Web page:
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Anakinra use while Breastfeeding

Medically reviewed by Last updated on Oct 20, 2023.

Drugs containing Anakinra: Kineret

Anakinra Levels and Effects while Breastfeeding

Summary of Use during Lactation

Anakinra is the pharmaceutical name for recombinant human interleukin-1 receptor antagonist (IL-1Ra). IL-1Ra is a normal component of human milk where it may play a role as an anti-inflammatory agent. Several infants have been breastfed during maternal anakinra therapy, occasionally in conjunction with colchicine, with no obvious adverse effects. If anakinra is required by the mother, it is not a reason to discontinue breastfeeding.[1-3]

Drug Levels

Maternal Levels. The concentration of IL-1Ra in colostrum in 88 normal mothers was 672 ng/L, which was higher than the plasma concentration. Mature milk levels were lower than those in colostrum. Samples collected over a period of 2 to 6 months postpartum indicated that mothers continued to excrete IL-1Ra during this time.[4] Mothers with acute mastitis had slightly higher average levels of IL-1Ra than levels after recovery, but the median values were the same. The levels found in these mothers were the same as those of control mothers.[5]

Infant Levels. Relevant published information was not found as of the revision date.

Effects in Breastfed Infants

A woman was receiving anakinra 100 mg daily for adult-onset Still's disease during pregnancy and lactation. Her breastfed (extent not stated) infant gained wight and appeared to have normal psychomotor development during an unspecified follow-up period.[6]

Among a cohort of 18 women with term pregnancies treated with anakinra for cryopyrin-associated periodic syndromes during pregnancy, 3 of the women breastfed their infants (extent not stated) for periods of <1 month, 3 months and 1 year. No adverse neonatal outcomes were reported.[7]

In an international multicenter study of mothers exposed to interleukin-1 receptor antagonists, 10 babies were breastfed (extent not stated) by mothers receiving anakinra for up to 10 months. No infections or developmental abnormalities were reported.[8] Three of the cases had been reported previously in reference[7].

Of 5 women who took anakinra during pregnancy, two breastfed their infants while continuing to receive anakinra 100 mg daily. No serious infections were reported and development was normal.[9]

A woman was treated with anakinra 100 mg subcutaneously once daily and oral colchicine 1 mg twice daily during pregnancy and postpartum for familial Mediterranean fever while she breastfed her infant (extent not stated). At 9 months of age, the infant’s development was within normal range. The routine vaccination schedule for the baby was being performed on time and there was no history of infection in the infant.[10]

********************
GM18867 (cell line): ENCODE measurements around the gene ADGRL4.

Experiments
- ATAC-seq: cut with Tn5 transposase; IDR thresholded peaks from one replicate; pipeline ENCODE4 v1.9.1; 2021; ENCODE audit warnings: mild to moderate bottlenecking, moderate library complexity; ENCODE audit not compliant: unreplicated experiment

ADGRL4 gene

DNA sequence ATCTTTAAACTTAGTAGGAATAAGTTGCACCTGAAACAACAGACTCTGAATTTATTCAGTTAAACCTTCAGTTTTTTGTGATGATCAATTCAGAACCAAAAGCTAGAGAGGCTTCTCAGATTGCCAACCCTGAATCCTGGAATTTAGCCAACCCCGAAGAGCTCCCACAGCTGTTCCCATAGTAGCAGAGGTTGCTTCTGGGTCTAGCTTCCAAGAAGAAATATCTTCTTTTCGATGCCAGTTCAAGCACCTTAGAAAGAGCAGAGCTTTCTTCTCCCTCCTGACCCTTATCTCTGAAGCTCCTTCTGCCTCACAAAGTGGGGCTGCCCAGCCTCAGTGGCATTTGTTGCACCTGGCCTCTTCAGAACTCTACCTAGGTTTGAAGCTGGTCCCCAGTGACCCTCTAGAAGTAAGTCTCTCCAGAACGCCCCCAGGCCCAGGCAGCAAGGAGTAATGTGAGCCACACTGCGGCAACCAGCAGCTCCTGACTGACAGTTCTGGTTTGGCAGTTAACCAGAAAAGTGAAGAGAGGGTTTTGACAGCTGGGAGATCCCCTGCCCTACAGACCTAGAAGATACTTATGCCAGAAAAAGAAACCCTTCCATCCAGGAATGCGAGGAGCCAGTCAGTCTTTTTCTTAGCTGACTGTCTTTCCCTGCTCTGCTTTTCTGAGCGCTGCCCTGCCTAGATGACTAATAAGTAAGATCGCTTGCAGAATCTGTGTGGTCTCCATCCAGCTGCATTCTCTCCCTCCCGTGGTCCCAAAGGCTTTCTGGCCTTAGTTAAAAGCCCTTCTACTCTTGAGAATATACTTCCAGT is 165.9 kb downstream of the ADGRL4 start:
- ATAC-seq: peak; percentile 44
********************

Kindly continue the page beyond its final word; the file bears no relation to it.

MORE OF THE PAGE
A woman with recurrent pericarditis was treated with subcutaneous anakinra 100 mg once weekly beginning in the fifth month of pregnancy and continuing postpartum. She also took colchicine 0.5 mg daily. She delivered twins by cesarean section at 36 weeks of gestation and breastfed (extent not stated) her infants up to 18 months of age. No health problems were noted in the infants up to 18 months of age.[11]

Effects on Lactation and Breastmilk

Relevant published information was not found as of the revision date.

Alternate Drugs to Consider

(Rheumatoid Arthritis) Adalimumab, Certolizumab Pegol, Etanercept, Infliximab, Tocilizumab


Götestam Skorpen C, Hoeltzenbein M, Tincani A, et al. The EULAR points to consider for use of antirheumatic drugs before pregnancy, and during pregnancy and lactation. Ann Rheum Dis 2016;75:795-810. [PubMed: 26888948]
Sammaritano LR, Bermas BL, Chakravarty EE, et al. 2020 American College of Rheumatology Guideline for the Management of Reproductive Health in Rheumatic and Musculoskeletal Diseases. Arthritis Rheumatol 2020;72:529-56. [PubMed: 32090480]
Russell MD, Dey M, Flint J, et al. British Society for Rheumatology guideline on prescribing drugs in pregnancy and breastfeeding: Immunomodulatory anti-rheumatic drugs and corticosteroids. Rheumatology (Oxford) 2023;62:e48-e88. [PMC free article: PMC10070073] [PubMed: 36318966]
Buescher ES, Malinowska I. Soluble receptors and cytokine antagonists in human milk. Pediatr Res 1996;40:839-44. [PubMed: 8947960]
Buescher ES, Hair PS. Human milk anti-inflammatory component contents during acute mastitis. Cell Immunol 2001;210:87-95. [PubMed: 11520075]
Berger CT, Recher M, Steiner U, Hauser TM. A patient's wish: Anakinra in pregnancy. Ann Rheum Dis 2009;68:1794-5. [PubMed: 19822718]
Chang Z, Spong CY, Jesus AA, et al. Anakinra use during pregnancy in patients with cryopyrin-associated periodic syndromes (CAPS). Arthritis Rheumatol 2014;66:3227-32. [PMC free article: PMC4323990] [PubMed: 25223501]
Youngstein T, Hoffmann P, Gul A, et al. International multi-centre study of pregnancy outcomes with interleukin-1 inhibitors. Rheumatology (Oxford) 2017;56:2102-8. [PMC free article: PMC6251516] [PubMed: 28968868]
Smith CJF, Chambers CD. Five successful pregnancies with antenatal anakinra exposure. Rheumatology (Oxford) 2018;57:1271-5. [PMC free article: PMC7191889] [PubMed: 29660063]
Duman NC, Goren MZ, Karaalp A. Anakinra use during pregnancy and lactation: A case report. Reprod Toxicol 2019;88:139-40. Abstract.
Negro E, Costedoat-Chalumeau N, Nivuori M, et al. Anakinra during pregnancy in a difficult to treat case of recurrent pericarditis. Can J Cardiol 2023;39:1152-3. [PubMed: 36306922]

Substance Identification

Substance Name


CAS Registry Number


Drug Class

Breast Feeding


Milk, Human

Antirheumatic Agents


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